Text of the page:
Principles of grazing management for cattle (Proceedings)


In the current economy, one thing that has become abundantly clear is that things are going to change. One of the changes occurring rapidly is the increased interest in allowing the animal (cattle) to harvest the forage growing in the pasture.

In the current economy, one thing that has become abundantly clear is that things are going to change. One of the changes occurring rapidly is the increased interest in allowing the animal (cattle) to harvest the forage growing in the pasture. Historically, the cattle industry (both beef and dairy) has relied on forages harvested by man being transported to the cow to provide a large portion of nutrients required for production. When this forage was not adequate to meet the demands of production, cheap grain was located and added to the diet to meet any deficiencies that might occur. However with increasing fuel, fertilizer, and grain prices accompanied with decreases in prices received for beef and dairy products, profit margins are becoming narrower for all operations. As a result, many producers are attempting to minimize these expenses by maximizing the amount of forage harvested by the cow. This form of pasture management is commonly referred to as rotational grazing, intensive grazing, controlled grazing, management intensive grazing, or rotational stocking. Unless we received the training prior to veterinary school, we (veterinarians) are poorly equipped to deal with some of the issues and questions that commonly occur. This paper is designed to serve as a resource for some of those common questions and issues.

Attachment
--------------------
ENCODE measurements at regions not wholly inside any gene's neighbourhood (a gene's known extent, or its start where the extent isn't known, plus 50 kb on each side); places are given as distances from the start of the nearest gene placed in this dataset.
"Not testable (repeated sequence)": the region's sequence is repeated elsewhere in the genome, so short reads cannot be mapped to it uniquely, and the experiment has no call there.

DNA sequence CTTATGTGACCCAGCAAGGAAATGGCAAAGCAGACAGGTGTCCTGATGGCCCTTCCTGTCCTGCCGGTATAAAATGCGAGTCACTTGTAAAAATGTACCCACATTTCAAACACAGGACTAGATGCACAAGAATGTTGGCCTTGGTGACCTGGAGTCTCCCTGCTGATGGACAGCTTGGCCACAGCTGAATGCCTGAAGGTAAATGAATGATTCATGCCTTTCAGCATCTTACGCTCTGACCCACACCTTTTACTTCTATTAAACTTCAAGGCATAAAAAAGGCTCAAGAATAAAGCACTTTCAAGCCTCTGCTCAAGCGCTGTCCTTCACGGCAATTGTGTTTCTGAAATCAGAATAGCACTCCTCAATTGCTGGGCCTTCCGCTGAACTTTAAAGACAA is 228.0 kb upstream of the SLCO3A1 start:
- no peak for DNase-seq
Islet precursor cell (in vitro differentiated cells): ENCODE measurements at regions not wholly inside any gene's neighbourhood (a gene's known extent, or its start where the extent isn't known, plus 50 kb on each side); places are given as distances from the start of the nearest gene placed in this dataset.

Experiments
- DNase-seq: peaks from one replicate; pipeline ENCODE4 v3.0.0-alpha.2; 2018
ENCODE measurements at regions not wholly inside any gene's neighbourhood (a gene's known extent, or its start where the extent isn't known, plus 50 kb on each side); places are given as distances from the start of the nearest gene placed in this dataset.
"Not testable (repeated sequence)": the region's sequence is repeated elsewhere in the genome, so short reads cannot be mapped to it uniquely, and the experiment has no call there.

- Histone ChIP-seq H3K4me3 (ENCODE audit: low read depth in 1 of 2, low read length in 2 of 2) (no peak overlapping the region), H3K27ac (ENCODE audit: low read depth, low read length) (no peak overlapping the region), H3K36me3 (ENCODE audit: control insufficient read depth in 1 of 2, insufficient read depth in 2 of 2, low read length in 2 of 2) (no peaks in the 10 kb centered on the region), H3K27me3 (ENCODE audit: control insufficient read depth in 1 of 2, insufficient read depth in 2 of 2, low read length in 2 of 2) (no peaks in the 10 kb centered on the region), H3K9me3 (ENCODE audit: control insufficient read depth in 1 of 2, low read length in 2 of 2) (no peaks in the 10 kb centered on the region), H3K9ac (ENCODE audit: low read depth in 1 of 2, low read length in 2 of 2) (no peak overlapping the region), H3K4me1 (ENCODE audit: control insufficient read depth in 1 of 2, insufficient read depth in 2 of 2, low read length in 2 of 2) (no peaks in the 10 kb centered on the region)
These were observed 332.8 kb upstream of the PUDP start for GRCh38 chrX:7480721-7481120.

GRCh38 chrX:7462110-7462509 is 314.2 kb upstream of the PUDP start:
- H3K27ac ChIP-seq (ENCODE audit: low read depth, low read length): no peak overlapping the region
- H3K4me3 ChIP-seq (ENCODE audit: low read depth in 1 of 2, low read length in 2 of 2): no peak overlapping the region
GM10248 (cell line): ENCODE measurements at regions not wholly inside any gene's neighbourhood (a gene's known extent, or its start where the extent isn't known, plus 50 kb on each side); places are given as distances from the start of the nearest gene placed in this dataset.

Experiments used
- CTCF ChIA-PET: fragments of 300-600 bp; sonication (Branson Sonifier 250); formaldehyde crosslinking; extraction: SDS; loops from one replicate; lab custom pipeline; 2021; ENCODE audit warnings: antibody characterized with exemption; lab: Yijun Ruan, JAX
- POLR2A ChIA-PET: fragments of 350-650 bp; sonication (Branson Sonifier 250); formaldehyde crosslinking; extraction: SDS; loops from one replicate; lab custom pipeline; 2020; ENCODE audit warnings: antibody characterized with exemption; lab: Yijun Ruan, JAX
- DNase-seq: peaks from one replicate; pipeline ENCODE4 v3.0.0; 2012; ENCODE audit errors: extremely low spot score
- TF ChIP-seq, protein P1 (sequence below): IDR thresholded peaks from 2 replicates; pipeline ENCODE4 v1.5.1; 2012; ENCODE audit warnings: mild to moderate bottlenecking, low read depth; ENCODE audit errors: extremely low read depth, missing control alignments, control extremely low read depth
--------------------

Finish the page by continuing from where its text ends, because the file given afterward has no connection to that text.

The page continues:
Stocking Density or Stocking Rate

One of the most common questions asked by producers is how many cows can I put on this pasture. The correct answer is "It depends". Factors to consider include stage of production, season of year, type of pasture, weather conditions, nutrient requirements, and many others. Stocking rate is defined as the number of animals or live-weight present on grazing unit for entire season or year. Stocking density is defined as number of animal units present within a pasture of known area for a specified period of time. For example we assume 100 cows (1200 pounds each) on a 100 acre pasture with continuous grazing, the stocking rate is 1 cow per acre or 1200 pounds per acre. However if the pasture is divided into 10 equal segments and all 100 cows are in one 10 acre pasture, the stocking density is 10 cows per acre or 120,000 pounds per acre. Although an unlikely example for extended periods of time, it is important to make this distinction when giving recommendations to producers. According to Jim Gerrish, stocking rate should be thought of in seasonal terms while stocking density should be thought of in immediate terms.